How to Track Auto Expenses for your Small Business
If you drive your personal car for your small business, you can deduct vehicle expenses in one of two ways: actual expenses or the standard mileage rate.
So which way is better for you? As always, it depends, so let's take a look so you can make a decision that's right for you.
Standard Mileage Rate
Each year the IRS sets the standard mileage rate and you take a mileage deduction based on the number of business miles driven. Business Miles X Standard Mileage Rate.
You must keep track of how many miles you drive for business AND the total miles you drive. Other pertinent information is the date of the trip, the destination and business purpose.
If you choose the standard mileage rate, you cannot deduct actual car operating expense. That means you can't deduct gas, repairs, DMV payments, oil changes, etc. These expenses are already factored into the standard mileage rate. In 2022, the rate is 58.5 cents/mile. It adds up quick! (2021 rate is 56 cents/mile.)
So how do you calculate actual expenses?
Actual expenses are exactly what it sounds like, actual car operating expenses. This method requires A LOT more record keeping but can result in a larger deduction. If you use this method, you must keep very detailed records of the cost you incur for you car during the year such as:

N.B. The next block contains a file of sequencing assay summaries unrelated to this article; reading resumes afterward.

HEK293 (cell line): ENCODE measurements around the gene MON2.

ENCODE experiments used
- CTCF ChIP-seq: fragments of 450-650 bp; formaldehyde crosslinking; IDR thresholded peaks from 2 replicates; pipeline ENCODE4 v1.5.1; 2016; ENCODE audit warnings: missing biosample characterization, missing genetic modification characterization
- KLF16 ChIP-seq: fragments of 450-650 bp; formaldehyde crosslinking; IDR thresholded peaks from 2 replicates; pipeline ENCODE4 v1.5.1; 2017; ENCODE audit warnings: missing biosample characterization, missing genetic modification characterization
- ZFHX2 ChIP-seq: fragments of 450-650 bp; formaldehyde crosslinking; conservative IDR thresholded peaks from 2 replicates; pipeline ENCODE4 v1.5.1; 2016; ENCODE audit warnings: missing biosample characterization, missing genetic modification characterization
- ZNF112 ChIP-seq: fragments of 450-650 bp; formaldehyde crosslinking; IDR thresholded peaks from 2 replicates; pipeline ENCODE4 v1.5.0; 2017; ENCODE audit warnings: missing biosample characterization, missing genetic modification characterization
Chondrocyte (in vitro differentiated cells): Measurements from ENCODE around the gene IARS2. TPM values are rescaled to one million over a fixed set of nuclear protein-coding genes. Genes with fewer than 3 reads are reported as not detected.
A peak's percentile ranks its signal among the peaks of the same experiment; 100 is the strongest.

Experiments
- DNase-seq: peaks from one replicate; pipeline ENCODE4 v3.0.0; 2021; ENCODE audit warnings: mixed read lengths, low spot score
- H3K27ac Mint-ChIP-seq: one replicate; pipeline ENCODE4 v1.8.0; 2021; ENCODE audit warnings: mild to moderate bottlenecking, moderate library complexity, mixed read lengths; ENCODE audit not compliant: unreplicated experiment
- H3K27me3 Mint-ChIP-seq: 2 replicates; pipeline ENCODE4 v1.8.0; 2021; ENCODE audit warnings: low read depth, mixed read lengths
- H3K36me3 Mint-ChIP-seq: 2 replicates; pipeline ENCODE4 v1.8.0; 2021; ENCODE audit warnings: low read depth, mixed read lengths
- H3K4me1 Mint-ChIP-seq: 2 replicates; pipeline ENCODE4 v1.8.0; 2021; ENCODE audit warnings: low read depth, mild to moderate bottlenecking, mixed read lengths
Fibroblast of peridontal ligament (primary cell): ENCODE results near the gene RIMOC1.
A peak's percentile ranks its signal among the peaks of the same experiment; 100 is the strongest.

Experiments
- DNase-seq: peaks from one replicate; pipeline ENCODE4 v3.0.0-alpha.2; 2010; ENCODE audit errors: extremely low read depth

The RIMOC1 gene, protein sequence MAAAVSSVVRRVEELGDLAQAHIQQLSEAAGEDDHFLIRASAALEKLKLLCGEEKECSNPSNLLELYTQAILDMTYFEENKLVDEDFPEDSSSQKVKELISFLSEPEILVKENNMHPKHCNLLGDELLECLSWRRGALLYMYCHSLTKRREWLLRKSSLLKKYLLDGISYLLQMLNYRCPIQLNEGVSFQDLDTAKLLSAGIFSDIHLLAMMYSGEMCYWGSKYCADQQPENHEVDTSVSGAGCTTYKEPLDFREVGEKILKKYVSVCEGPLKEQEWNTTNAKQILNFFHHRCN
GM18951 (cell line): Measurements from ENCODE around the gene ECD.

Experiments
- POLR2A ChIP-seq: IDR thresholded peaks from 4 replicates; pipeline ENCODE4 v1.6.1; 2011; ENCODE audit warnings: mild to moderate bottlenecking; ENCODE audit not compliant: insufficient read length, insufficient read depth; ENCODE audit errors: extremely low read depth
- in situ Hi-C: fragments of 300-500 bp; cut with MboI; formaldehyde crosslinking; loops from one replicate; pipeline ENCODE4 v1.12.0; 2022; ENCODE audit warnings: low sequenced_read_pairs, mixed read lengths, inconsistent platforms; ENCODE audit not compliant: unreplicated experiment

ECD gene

- Gas and oil
- Repairs and maintenance
- Depreciation of your original vehicle and improvements
- Car repair tools
- License fees
- Parking fees for business trips
- Registration fees
- Car washing
- Lease payments
So can you switch between the standard mileage rate and actual expenses?
If you use actual expenses in the first year, you are stuck with it. However, if you start with the standard mileage rate you can switch in later years. In the first year you put your vehicle into service for your business, it may be wise to track both and see which with grant a larger deduction. Just keep in mind the detailed records that must be kept!
There are different rules for leased vehicles. You should consult with your tax professional for guidance.
It's worth noting that no matter the method you use, you can always deduct parking fees, meters and toll roads if in connection with business travel.
Standard mileage rate or the actual expense method both require you to keep a detailed mileage log. Your mileage log must include the starting mileage on your vehicle's odometer at the beginning of the year and its ending mileage at the conclusion of the year. There is no getting around that requirement. Below are a few automatic mileage trackers that make keeping a mileage log a breeze!
QuickBooks Online - If you are already using QBO for your business, you can add the app to your phone and set up the mileage tracker.
MileIQ - This app is strictly for tracking miles.
TaxBot - This app tracks your expenses and mileage. It's a great app to use in conjuction with HoneyBook or Dubsado if you are a Sole Prop and not quite ready for QuickBooks yet.
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